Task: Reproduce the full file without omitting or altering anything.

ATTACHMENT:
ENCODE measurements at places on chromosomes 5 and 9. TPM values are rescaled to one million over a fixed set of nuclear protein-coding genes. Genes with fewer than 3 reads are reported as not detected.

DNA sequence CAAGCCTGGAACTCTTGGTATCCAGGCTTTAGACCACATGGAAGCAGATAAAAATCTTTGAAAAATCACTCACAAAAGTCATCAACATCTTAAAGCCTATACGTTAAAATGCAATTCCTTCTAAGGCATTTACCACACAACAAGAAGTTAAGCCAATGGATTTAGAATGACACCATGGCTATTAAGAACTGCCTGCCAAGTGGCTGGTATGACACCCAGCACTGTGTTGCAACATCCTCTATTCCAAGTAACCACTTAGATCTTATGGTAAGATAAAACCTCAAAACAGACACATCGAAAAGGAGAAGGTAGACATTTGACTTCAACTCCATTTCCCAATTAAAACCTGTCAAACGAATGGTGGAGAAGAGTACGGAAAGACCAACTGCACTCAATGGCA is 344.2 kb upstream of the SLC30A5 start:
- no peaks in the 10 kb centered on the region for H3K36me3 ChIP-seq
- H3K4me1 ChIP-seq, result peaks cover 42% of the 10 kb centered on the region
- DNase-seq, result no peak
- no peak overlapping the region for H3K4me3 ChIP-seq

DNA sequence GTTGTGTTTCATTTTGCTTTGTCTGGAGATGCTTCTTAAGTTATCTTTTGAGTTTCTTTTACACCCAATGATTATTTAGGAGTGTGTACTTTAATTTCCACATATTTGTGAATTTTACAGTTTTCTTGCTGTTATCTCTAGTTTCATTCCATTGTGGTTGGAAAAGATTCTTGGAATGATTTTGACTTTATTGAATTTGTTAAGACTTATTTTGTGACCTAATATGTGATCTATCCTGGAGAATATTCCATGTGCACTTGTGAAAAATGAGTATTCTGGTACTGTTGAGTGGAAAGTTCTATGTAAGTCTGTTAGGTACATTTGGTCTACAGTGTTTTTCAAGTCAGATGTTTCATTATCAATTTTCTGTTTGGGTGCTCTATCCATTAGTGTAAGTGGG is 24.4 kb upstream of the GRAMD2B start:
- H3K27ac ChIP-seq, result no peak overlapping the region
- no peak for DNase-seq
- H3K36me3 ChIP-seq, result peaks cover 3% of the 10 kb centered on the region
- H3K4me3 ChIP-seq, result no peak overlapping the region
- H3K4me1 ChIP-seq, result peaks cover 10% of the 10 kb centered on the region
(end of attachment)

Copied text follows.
ENCODE measurements at places on chromosomes 5 and 9. TPM values are rescaled to one million over a fixed set of nuclear protein-coding genes. Genes with fewer than 3 reads are reported as not detected.

DNA sequence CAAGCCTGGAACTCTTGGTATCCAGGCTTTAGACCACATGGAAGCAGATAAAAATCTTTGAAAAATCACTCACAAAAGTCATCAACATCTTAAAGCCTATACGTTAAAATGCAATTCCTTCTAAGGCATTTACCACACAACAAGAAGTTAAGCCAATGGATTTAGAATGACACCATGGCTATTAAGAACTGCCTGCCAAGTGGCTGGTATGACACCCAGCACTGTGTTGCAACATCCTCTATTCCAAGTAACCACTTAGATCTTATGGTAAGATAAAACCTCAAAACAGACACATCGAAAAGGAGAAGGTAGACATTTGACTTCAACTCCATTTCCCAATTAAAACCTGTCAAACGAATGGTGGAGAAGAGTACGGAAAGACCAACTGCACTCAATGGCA is 344.2 kb upstream of the SLC30A5 start:
- no peaks in the 10 kb centered on the region for H3K36me3 ChIP-seq
- H3K4me1 ChIP-seq, result peaks cover 42% of the 10 kb centered on the region
- DNase-seq, result no peak
- no peak overlapping the region for H3K4me3 ChIP-seq

DNA sequence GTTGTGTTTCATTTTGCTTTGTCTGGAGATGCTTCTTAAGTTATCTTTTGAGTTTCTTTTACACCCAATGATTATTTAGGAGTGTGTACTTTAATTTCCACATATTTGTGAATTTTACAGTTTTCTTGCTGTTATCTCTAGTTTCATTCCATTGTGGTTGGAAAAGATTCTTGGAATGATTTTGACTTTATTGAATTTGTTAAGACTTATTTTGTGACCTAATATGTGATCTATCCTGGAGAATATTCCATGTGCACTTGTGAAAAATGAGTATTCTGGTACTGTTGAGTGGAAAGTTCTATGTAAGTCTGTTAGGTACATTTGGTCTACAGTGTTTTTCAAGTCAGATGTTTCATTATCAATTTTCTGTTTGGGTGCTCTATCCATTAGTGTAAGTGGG is 24.4 kb upstream of the GRAMD2B start:
- H3K27ac ChIP-seq, result no peak overlapping the region
- no peak for DNase-seq
- H3K36me3 ChIP-seq, result peaks cover 3% of the 10 kb centered on the region
- H3K4me3 ChIP-seq, result no peak overlapping the region
- H3K4me1 ChIP-seq, result peaks cover 10% of the 10 kb centered on the region